Is a “Nose Job” really that different for people of Indian and Pakistani backgrounds?
Of the plastic surgery disciplines, rhinoplasty (“nose job” or nasal surgery) is one of the most difficult. To get the most pleasing result, your surgeon needs a sense of artistry to design a new nose that suits you and your cultural or ethnic background.
For many years, plastic surgeons have created the same shape nose for every client and often that nose was based on a Caucasian or “white” standard. But a good surgeon listens and understand the needs of their client and designs a nose in harmony with the face and, if requested, cultural background.
Dr. Deschamps-Braly has extensive experience in plastic surgery and rhinoplasty for people of all major ethnicities. His training in three surgical disciplines enables him to combine surgical experience and artistry with an understanding of the differences in the proportions of facial features to provide a result that best suits his clients’ needs.
This diversity of experience means Dr. Deschamps-Braly has the flexibility to adapt his work to suit a range of needs for people of Indian or Pakistani backgrounds.
Rhinoplasty and People of Indian and Pakistani backgrounds
In South-Asian countries (including India and Pakistan), rhinoplasty has become increasingly popular, so now we have a much better understanding of the shape of noses of people from different regions.
It is not surprising that such a large land area contains people from many different cultures. If you are originally from South Asia or your family’s background is from that part of the world, your surgeon must be aware of the potential differences in your facial proportions and listen to your needs as you consider rhinoplasty.
People consider “nose jobs” for a range of reasons including:
- Correcting impaired breathing, snoring or sleep apnea caused by structural characteristics present at birth
- Correcting structural changes caused by accidents or injuries
- Changing the size and shape of the nose to improve the appearance of the face
No matter the reason, many people with Indian or Pakistani backgrounds want to have a nose job that results in a nose that sits in harmony with the rest of their face, while also maintaining their cultural identity.
A personalized approach to rhinoplasty for people of Indian and Pakistani backgrounds
The shape of South Asian noses is an active research area in the medical literature. Research shows there is not one single typical South Asian nose, per se, although there are some regional characteristics that may affect the outcome of your nose job.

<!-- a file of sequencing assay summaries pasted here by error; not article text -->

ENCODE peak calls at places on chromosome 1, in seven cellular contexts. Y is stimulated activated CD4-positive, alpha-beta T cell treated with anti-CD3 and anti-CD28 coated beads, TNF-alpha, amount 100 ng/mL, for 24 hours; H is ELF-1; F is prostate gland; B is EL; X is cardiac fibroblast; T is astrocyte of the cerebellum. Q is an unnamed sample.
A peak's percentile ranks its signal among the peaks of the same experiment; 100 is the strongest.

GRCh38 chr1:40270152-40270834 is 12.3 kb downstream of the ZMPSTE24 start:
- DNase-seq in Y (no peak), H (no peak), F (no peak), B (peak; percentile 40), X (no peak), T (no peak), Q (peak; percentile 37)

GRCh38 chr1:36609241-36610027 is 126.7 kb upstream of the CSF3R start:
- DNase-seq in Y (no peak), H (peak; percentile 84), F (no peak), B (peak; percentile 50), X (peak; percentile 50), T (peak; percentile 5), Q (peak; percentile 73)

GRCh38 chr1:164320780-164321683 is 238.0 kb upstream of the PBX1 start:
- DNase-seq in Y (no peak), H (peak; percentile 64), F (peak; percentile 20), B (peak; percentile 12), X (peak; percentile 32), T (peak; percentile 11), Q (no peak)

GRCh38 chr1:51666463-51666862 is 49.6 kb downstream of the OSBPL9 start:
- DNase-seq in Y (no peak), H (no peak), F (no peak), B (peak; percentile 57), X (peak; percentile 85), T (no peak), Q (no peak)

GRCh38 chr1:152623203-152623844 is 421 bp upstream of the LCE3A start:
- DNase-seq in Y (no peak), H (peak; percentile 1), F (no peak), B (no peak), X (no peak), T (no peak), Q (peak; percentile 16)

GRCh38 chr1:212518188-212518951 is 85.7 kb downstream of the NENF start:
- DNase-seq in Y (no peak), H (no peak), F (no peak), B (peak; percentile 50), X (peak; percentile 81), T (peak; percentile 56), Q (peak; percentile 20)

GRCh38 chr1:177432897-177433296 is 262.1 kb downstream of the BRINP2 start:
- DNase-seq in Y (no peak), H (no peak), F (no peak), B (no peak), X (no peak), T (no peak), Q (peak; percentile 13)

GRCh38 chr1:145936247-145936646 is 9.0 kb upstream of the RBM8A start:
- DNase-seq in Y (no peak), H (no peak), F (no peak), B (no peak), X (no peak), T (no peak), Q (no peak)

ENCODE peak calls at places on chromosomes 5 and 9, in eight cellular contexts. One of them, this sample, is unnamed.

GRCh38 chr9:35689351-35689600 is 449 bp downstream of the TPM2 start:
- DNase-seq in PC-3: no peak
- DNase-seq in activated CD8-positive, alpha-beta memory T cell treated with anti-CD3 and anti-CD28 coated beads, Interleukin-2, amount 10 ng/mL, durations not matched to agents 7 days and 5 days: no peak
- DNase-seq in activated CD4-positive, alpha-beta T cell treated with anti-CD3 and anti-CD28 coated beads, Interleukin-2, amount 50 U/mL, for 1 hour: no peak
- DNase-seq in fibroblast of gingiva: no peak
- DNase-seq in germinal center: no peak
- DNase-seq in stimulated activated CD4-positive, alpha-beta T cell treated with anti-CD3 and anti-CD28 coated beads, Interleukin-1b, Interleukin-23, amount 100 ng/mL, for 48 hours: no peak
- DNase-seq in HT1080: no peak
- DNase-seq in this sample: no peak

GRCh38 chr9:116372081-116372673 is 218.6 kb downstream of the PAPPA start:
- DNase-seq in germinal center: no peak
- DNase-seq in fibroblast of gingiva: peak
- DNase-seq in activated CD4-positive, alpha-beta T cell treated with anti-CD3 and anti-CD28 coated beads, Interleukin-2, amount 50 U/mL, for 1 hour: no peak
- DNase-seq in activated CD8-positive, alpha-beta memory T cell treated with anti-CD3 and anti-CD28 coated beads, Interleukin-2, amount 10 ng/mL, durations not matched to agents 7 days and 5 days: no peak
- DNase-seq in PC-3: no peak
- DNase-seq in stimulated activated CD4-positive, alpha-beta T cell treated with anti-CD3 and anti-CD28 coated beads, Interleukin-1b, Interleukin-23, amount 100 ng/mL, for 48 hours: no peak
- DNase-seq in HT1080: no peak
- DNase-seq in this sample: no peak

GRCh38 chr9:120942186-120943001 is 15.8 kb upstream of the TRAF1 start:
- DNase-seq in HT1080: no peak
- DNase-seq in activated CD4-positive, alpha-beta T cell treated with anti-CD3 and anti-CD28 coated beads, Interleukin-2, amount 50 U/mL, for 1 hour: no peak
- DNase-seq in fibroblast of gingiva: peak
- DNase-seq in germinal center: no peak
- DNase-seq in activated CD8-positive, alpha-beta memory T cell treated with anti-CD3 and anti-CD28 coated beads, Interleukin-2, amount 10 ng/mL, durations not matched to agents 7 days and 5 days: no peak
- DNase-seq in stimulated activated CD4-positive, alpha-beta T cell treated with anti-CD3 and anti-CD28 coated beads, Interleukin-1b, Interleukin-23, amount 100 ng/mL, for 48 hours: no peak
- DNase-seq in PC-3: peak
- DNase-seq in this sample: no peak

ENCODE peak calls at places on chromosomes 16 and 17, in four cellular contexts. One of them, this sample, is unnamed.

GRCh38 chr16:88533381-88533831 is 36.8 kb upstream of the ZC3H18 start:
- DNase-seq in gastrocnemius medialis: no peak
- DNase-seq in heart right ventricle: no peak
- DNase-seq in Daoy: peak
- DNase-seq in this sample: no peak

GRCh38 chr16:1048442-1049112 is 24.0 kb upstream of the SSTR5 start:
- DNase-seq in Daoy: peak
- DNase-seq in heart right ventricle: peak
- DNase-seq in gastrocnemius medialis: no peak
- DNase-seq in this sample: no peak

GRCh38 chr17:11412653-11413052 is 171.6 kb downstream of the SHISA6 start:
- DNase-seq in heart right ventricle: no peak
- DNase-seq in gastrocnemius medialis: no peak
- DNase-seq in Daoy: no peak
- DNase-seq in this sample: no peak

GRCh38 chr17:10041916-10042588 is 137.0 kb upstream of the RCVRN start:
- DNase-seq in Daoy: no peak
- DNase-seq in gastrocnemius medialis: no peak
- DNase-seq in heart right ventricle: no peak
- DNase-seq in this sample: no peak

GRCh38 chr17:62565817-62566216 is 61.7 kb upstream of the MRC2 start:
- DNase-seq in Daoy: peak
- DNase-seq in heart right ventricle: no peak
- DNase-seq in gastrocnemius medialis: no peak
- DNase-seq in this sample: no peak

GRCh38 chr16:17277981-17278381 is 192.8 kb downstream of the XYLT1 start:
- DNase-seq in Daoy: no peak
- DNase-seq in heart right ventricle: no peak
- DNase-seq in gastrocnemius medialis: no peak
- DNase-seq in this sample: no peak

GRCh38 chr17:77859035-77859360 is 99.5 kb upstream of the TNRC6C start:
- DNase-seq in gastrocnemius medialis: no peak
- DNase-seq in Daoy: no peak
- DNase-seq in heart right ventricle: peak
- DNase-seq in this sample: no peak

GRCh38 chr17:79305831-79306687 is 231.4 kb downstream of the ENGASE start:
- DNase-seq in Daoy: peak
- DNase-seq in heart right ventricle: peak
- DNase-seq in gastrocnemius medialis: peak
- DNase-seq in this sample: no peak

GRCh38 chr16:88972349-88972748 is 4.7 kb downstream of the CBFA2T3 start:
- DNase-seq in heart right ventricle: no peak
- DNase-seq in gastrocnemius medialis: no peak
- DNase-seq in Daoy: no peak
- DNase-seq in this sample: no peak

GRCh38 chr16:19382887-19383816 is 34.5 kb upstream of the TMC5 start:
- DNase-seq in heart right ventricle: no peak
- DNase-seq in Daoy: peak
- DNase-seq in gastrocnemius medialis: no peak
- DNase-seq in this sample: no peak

The noses of people with North Indian and Pakistani backgrounds are more likely to have features in common with people with Persian or Middle Eastern backgrounds including:
- A drooping tip that can make the nose appear longer
- A bump on the bridge of the nose (dorsal hump)
- Wide bones in the upper nose
The noses of people from South India are more likely to have features including:
- A less defined tip of the nose
- A short nose bridge
- A wide base of the nose
- Thicker skin over the nose
No matter the physical characteristics of your nose and face, Dr. Deschamps-Braly will listen to your concerns and conduct a thorough physical examination of your nose and photograph you from several angles, including your profile and other features. Thicker skin can tend to mask the underlying surgical changes of rhinoplasty and, in this case, he can advise you if a different approach to your procedure is needed.
Once Dr. Deschamps-Braly fully understands both your facial features and the changes you would like, he will use his vast experience and artistry to design a nose that he believes will give you the best possible result.
Want to know more about nose job surgery?
- Rhinoplasty (Nasal Surgery or Nose Job)
- Revision Rhinoplasty (Corrective Nose Job)
- Masculinizing Rhinoplasty
- Feminizing Rhinoplasty
References – for those who like to dig deeper
- The Indian Nose, Nagarkar P, Pezeshk RA, Rohrich RJ. Plastic and Reconstructive Surgery, 2016, 138(5):836e–843e.
- Anthropometric Analysis of the South Indian Woman’s Nose, Packiriswamy V, Bashour M, Nayak S. Facial Plastic Surgery, 2016, 32(3):304–308.
- The Indian nose: An anthropometric analysis, Mehta N, Srivastava RK. Journal of Plastic, Reconstructive & Aesthetic Surgery, 2017, 70(10):1472–1482.